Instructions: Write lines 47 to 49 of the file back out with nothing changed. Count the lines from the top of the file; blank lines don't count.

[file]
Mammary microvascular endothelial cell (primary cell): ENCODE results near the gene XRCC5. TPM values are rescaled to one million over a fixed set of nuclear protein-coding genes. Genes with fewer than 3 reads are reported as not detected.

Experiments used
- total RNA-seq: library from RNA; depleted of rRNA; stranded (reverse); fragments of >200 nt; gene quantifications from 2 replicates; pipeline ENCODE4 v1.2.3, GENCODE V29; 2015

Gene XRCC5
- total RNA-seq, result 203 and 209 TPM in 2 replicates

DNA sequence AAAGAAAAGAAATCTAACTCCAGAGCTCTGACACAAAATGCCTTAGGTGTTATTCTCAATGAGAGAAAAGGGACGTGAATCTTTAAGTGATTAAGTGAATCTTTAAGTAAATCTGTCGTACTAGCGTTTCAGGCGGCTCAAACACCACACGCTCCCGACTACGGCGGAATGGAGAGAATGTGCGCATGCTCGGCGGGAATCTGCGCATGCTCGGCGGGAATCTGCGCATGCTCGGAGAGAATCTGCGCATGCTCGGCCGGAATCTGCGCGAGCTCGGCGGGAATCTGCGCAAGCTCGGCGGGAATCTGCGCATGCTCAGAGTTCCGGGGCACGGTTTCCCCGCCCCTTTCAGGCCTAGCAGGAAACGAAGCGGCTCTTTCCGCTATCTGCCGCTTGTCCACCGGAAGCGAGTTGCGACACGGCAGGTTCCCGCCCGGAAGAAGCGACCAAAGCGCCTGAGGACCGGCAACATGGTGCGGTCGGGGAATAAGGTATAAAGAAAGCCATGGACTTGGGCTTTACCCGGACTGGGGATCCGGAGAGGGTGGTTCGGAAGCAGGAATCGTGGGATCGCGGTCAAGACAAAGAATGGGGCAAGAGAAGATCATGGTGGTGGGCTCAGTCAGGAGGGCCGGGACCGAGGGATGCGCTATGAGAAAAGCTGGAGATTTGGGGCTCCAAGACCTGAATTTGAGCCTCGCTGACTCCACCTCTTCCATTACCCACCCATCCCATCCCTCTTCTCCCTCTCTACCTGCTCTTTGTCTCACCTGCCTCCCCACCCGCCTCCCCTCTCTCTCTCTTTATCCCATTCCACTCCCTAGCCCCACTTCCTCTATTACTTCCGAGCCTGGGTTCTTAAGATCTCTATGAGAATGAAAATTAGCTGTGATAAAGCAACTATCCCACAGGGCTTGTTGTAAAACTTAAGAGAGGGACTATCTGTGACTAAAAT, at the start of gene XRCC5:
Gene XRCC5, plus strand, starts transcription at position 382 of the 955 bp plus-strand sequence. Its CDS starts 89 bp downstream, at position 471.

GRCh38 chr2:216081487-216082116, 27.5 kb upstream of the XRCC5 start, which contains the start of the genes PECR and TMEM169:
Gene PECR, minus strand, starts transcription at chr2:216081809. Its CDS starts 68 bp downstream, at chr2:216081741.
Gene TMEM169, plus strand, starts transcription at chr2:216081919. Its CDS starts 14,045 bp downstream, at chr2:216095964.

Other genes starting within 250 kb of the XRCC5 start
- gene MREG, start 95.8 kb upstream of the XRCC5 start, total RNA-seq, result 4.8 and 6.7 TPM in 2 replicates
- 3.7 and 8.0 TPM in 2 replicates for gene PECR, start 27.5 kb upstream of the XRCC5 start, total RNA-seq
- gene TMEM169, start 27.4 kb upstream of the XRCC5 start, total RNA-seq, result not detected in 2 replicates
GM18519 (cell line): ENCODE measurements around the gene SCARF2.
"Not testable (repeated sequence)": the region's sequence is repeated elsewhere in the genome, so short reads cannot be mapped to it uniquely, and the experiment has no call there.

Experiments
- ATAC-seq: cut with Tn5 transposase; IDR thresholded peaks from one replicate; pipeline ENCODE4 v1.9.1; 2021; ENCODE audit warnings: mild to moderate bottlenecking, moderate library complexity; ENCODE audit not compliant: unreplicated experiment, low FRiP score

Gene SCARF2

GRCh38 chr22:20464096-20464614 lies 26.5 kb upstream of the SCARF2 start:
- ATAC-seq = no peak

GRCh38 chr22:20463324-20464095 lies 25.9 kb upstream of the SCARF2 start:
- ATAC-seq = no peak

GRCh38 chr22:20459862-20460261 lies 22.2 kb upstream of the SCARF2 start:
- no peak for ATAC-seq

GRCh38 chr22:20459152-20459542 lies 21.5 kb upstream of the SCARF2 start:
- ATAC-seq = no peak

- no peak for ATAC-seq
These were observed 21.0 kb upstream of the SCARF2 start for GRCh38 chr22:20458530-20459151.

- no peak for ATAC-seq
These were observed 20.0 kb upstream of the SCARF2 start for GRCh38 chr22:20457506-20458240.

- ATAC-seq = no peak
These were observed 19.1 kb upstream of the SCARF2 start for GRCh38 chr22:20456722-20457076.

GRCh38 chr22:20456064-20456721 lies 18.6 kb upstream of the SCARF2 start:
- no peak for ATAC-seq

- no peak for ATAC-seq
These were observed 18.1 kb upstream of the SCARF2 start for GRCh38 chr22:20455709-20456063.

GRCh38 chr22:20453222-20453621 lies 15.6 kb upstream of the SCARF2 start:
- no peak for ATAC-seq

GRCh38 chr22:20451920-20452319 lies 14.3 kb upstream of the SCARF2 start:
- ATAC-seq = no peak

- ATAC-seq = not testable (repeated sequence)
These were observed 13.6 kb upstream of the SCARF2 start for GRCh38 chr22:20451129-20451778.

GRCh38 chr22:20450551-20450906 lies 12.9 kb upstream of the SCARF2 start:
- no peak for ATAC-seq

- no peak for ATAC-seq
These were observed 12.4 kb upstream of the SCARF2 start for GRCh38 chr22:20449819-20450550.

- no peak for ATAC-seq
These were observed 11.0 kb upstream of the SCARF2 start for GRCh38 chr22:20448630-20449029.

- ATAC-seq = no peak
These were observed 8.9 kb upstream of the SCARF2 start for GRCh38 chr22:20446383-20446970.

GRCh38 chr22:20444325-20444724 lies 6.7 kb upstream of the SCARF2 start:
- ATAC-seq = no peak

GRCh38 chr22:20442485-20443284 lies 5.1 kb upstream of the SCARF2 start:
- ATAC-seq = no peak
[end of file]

These were observed 12.4 kb upstream of the SCARF2 start for GRCh38 chr22:20449819-20450550.

- no peak for ATAC-seq
These were observed 11.0 kb upstream of the SCARF2 start for GRCh38 chr22:20448630-20449029.